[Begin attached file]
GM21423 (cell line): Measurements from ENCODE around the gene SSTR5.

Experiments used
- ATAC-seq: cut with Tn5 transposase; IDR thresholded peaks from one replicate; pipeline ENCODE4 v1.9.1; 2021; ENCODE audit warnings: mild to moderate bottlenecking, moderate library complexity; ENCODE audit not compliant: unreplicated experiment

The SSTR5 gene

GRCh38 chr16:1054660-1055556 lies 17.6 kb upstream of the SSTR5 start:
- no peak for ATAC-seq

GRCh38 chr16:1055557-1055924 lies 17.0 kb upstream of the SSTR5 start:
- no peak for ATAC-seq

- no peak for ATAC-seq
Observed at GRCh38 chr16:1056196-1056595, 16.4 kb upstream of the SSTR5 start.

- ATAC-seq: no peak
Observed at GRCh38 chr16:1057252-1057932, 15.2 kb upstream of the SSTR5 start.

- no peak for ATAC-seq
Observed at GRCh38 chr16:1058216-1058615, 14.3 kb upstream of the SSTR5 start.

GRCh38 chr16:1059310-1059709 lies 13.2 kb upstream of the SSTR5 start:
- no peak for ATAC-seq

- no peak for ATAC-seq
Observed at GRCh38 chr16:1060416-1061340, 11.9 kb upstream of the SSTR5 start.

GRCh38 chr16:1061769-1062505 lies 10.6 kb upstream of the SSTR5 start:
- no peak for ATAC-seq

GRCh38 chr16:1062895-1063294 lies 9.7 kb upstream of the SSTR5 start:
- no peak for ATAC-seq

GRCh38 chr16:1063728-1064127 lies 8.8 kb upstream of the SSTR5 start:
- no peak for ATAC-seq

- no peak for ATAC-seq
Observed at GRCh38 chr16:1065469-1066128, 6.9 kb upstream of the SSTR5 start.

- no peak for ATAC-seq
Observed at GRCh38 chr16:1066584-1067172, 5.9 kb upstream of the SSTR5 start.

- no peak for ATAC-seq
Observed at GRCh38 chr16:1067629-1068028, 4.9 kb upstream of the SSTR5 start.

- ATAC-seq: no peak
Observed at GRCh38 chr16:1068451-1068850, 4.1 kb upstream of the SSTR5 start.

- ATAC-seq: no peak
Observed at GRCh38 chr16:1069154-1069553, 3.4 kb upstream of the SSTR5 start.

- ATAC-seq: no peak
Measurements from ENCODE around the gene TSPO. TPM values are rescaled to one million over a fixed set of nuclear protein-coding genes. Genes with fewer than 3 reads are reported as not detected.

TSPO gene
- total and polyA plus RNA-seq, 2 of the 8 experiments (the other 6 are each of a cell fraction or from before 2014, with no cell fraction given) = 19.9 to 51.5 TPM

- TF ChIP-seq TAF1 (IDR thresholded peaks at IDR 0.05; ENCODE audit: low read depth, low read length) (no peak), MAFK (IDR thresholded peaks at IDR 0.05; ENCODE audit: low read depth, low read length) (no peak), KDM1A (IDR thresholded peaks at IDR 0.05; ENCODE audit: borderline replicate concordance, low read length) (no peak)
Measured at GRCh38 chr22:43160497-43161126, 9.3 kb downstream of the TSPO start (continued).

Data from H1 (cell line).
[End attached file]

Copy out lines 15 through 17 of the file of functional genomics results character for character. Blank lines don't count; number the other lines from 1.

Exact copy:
GRCh38 chr16:1059310-1059709 lies 13.2 kb upstream of the SSTR5 start:
- no peak for ATAC-seq

- no peak for ATAC-seq